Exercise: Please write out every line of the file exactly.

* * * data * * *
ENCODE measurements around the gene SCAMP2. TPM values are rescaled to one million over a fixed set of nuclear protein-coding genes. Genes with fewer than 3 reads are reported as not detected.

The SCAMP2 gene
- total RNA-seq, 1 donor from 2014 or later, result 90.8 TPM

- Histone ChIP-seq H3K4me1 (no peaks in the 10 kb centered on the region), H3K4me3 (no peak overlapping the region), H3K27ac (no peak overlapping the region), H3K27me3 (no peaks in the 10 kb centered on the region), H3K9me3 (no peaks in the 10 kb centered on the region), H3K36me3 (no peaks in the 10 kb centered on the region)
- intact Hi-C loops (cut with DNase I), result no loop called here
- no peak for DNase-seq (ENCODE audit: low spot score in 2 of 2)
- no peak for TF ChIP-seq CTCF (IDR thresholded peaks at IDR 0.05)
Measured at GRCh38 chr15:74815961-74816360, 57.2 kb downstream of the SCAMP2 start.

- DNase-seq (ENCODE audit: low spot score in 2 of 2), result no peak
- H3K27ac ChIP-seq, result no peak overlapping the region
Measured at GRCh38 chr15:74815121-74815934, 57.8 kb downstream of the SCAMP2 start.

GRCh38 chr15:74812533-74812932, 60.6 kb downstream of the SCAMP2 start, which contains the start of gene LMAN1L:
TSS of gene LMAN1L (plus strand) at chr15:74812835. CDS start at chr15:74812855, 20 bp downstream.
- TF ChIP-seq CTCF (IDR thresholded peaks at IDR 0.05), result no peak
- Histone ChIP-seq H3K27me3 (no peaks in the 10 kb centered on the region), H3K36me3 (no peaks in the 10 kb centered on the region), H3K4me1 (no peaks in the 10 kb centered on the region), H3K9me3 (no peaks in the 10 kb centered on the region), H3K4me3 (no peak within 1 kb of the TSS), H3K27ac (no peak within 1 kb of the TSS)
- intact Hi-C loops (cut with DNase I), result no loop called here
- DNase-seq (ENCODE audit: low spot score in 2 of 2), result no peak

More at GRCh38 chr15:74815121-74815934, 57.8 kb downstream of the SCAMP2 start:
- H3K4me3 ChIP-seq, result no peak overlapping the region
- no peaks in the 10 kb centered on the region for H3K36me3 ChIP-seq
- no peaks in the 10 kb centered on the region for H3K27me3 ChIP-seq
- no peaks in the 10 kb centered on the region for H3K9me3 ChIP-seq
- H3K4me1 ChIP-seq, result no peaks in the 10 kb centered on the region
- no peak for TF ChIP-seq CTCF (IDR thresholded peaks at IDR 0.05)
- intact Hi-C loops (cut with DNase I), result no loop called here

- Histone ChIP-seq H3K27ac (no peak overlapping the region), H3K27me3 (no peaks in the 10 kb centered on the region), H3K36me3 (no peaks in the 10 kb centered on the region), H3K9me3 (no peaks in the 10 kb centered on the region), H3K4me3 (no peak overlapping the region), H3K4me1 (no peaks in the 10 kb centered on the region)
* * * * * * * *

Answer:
ENCODE measurements around the gene SCAMP2. TPM values are rescaled to one million over a fixed set of nuclear protein-coding genes. Genes with fewer than 3 reads are reported as not detected.

The SCAMP2 gene
- total RNA-seq, 1 donor from 2014 or later, result 90.8 TPM

- Histone ChIP-seq H3K4me1 (no peaks in the 10 kb centered on the region), H3K4me3 (no peak overlapping the region), H3K27ac (no peak overlapping the region), H3K27me3 (no peaks in the 10 kb centered on the region), H3K9me3 (no peaks in the 10 kb centered on the region), H3K36me3 (no peaks in the 10 kb centered on the region)
- intact Hi-C loops (cut with DNase I), result no loop called here
- no peak for DNase-seq (ENCODE audit: low spot score in 2 of 2)
- no peak for TF ChIP-seq CTCF (IDR thresholded peaks at IDR 0.05)
Measured at GRCh38 chr15:74815961-74816360, 57.2 kb downstream of the SCAMP2 start.

- DNase-seq (ENCODE audit: low spot score in 2 of 2), result no peak
- H3K27ac ChIP-seq, result no peak overlapping the region
Measured at GRCh38 chr15:74815121-74815934, 57.8 kb downstream of the SCAMP2 start.

GRCh38 chr15:74812533-74812932, 60.6 kb downstream of the SCAMP2 start, which contains the start of gene LMAN1L:
TSS of gene LMAN1L (plus strand) at chr15:74812835. CDS start at chr15:74812855, 20 bp downstream.
- TF ChIP-seq CTCF (IDR thresholded peaks at IDR 0.05), result no peak
- Histone ChIP-seq H3K27me3 (no peaks in the 10 kb centered on the region), H3K36me3 (no peaks in the 10 kb centered on the region), H3K4me1 (no peaks in the 10 kb centered on the region), H3K9me3 (no peaks in the 10 kb centered on the region), H3K4me3 (no peak within 1 kb of the TSS), H3K27ac (no peak within 1 kb of the TSS)
- intact Hi-C loops (cut with DNase I), result no loop called here
- DNase-seq (ENCODE audit: low spot score in 2 of 2), result no peak

More at GRCh38 chr15:74815121-74815934, 57.8 kb downstream of the SCAMP2 start:
- H3K4me3 ChIP-seq, result no peak overlapping the region
- no peaks in the 10 kb centered on the region for H3K36me3 ChIP-seq
- no peaks in the 10 kb centered on the region for H3K27me3 ChIP-seq
- no peaks in the 10 kb centered on the region for H3K9me3 ChIP-seq
- H3K4me1 ChIP-seq, result no peaks in the 10 kb centered on the region
- no peak for TF ChIP-seq CTCF (IDR thresholded peaks at IDR 0.05)
- intact Hi-C loops (cut with DNase I), result no loop called here

- Histone ChIP-seq H3K27ac (no peak overlapping the region), H3K27me3 (no peaks in the 10 kb centered on the region), H3K36me3 (no peaks in the 10 kb centered on the region), H3K9me3 (no peaks in the 10 kb centered on the region), H3K4me3 (no peak overlapping the region), H3K4me1 (no peaks in the 10 kb centered on the region)